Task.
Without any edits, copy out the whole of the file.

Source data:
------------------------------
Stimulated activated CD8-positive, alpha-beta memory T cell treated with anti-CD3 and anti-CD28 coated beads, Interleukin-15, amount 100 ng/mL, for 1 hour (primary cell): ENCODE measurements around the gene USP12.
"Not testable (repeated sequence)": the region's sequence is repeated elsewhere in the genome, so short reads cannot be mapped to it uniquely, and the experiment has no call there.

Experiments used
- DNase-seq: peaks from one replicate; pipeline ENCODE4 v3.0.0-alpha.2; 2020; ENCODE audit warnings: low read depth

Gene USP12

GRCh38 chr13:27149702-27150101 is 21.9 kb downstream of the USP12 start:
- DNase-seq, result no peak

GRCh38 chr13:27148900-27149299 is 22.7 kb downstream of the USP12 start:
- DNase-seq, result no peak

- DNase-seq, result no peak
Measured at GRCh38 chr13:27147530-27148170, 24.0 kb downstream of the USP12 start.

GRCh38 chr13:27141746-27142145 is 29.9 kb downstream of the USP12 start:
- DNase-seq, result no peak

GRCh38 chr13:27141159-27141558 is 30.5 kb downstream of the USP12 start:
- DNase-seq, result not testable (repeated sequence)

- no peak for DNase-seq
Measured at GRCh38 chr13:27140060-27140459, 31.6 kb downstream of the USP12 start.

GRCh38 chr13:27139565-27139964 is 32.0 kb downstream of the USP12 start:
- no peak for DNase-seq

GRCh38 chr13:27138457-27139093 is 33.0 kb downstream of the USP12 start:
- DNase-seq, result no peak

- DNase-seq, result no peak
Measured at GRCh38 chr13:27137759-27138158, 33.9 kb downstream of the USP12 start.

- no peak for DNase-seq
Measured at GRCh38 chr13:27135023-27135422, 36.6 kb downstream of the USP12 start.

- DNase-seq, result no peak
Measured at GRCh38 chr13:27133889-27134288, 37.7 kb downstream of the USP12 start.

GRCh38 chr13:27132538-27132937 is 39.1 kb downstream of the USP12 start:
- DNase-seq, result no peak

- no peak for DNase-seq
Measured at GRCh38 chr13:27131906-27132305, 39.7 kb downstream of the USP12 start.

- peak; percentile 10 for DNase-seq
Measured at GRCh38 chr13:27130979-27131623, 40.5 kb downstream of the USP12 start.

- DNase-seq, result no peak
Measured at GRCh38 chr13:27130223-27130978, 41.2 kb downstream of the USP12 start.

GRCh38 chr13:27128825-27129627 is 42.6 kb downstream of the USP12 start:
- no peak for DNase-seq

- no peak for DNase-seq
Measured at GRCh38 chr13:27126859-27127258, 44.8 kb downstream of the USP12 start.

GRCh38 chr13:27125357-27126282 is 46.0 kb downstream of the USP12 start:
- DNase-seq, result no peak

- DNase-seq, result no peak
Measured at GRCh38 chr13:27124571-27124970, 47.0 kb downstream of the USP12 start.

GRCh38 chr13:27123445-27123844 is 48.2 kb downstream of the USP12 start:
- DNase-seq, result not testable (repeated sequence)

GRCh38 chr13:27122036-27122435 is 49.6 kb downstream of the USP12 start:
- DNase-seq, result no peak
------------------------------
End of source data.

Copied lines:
Stimulated activated CD8-positive, alpha-beta memory T cell treated with anti-CD3 and anti-CD28 coated beads, Interleukin-15, amount 100 ng/mL, for 1 hour (primary cell): ENCODE measurements around the gene USP12.
"Not testable (repeated sequence)": the region's sequence is repeated elsewhere in the genome, so short reads cannot be mapped to it uniquely, and the experiment has no call there.

Experiments used
- DNase-seq: peaks from one replicate; pipeline ENCODE4 v3.0.0-alpha.2; 2020; ENCODE audit warnings: low read depth

Gene USP12

GRCh38 chr13:27149702-27150101 is 21.9 kb downstream of the USP12 start:
- DNase-seq, result no peak

GRCh38 chr13:27148900-27149299 is 22.7 kb downstream of the USP12 start:
- DNase-seq, result no peak

- DNase-seq, result no peak
Measured at GRCh38 chr13:27147530-27148170, 24.0 kb downstream of the USP12 start.

GRCh38 chr13:27141746-27142145 is 29.9 kb downstream of the USP12 start:
- DNase-seq, result no peak

GRCh38 chr13:27141159-27141558 is 30.5 kb downstream of the USP12 start:
- DNase-seq, result not testable (repeated sequence)

- no peak for DNase-seq
Measured at GRCh38 chr13:27140060-27140459, 31.6 kb downstream of the USP12 start.

GRCh38 chr13:27139565-27139964 is 32.0 kb downstream of the USP12 start:
- no peak for DNase-seq

GRCh38 chr13:27138457-27139093 is 33.0 kb downstream of the USP12 start:
- DNase-seq, result no peak

- DNase-seq, result no peak
Measured at GRCh38 chr13:27137759-27138158, 33.9 kb downstream of the USP12 start.

- no peak for DNase-seq
Measured at GRCh38 chr13:27135023-27135422, 36.6 kb downstream of the USP12 start.

- DNase-seq, result no peak
Measured at GRCh38 chr13:27133889-27134288, 37.7 kb downstream of the USP12 start.

GRCh38 chr13:27132538-27132937 is 39.1 kb downstream of the USP12 start:
- DNase-seq, result no peak

- no peak for DNase-seq
Measured at GRCh38 chr13:27131906-27132305, 39.7 kb downstream of the USP12 start.

- peak; percentile 10 for DNase-seq
Measured at GRCh38 chr13:27130979-27131623, 40.5 kb downstream of the USP12 start.

- DNase-seq, result no peak
Measured at GRCh38 chr13:27130223-27130978, 41.2 kb downstream of the USP12 start.

GRCh38 chr13:27128825-27129627 is 42.6 kb downstream of the USP12 start:
- no peak for DNase-seq

- no peak for DNase-seq
Measured at GRCh38 chr13:27126859-27127258, 44.8 kb downstream of the USP12 start.

GRCh38 chr13:27125357-27126282 is 46.0 kb downstream of the USP12 start:
- DNase-seq, result no peak

- DNase-seq, result no peak
Measured at GRCh38 chr13:27124571-27124970, 47.0 kb downstream of the USP12 start.

GRCh38 chr13:27123445-27123844 is 48.2 kb downstream of the USP12 start:
- DNase-seq, result not testable (repeated sequence)

GRCh38 chr13:27122036-27122435 is 49.6 kb downstream of the USP12 start:
- DNase-seq, result no peak